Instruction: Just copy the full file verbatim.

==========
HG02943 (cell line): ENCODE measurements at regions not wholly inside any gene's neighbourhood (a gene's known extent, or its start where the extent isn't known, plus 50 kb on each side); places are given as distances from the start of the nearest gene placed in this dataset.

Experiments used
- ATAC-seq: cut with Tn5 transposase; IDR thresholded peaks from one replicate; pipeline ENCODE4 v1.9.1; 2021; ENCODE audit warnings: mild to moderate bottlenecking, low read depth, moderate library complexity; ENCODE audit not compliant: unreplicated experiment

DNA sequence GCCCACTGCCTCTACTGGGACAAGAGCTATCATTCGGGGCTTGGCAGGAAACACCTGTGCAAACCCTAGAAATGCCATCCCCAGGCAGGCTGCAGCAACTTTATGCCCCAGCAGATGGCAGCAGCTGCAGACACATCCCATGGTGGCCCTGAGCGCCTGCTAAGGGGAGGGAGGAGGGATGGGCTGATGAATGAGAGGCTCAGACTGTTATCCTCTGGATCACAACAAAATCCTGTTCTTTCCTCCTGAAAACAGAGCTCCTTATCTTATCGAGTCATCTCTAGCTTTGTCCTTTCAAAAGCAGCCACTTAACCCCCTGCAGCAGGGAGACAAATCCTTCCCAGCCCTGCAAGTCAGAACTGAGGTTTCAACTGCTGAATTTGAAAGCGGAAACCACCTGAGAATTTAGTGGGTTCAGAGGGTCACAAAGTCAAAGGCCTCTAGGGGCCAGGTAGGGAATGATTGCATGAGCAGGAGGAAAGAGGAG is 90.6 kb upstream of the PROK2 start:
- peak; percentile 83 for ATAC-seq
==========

HG02943 (cell line): ENCODE measurements at regions not wholly inside any gene's neighbourhood (a gene's known extent, or its start where the extent isn't known, plus 50 kb on each side); places are given as distances from the start of the nearest gene placed in this dataset.

Experiments used
- ATAC-seq: cut with Tn5 transposase; IDR thresholded peaks from one replicate; pipeline ENCODE4 v1.9.1; 2021; ENCODE audit warnings: mild to moderate bottlenecking, low read depth, moderate library complexity; ENCODE audit not compliant: unreplicated experiment

DNA sequence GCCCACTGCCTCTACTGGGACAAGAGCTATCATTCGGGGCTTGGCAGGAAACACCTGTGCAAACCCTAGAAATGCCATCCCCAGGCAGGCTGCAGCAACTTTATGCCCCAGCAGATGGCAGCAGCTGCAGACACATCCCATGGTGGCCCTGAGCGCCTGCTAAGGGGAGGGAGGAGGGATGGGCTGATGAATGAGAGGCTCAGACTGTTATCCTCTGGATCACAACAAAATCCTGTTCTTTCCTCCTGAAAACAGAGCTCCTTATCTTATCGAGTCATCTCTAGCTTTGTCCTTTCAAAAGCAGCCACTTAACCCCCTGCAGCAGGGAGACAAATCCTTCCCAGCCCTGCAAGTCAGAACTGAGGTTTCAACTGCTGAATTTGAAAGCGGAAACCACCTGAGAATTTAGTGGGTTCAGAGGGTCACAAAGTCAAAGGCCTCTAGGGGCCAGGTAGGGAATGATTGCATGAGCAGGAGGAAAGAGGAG is 90.6 kb upstream of the PROK2 start:
- peak; percentile 83 for ATAC-seq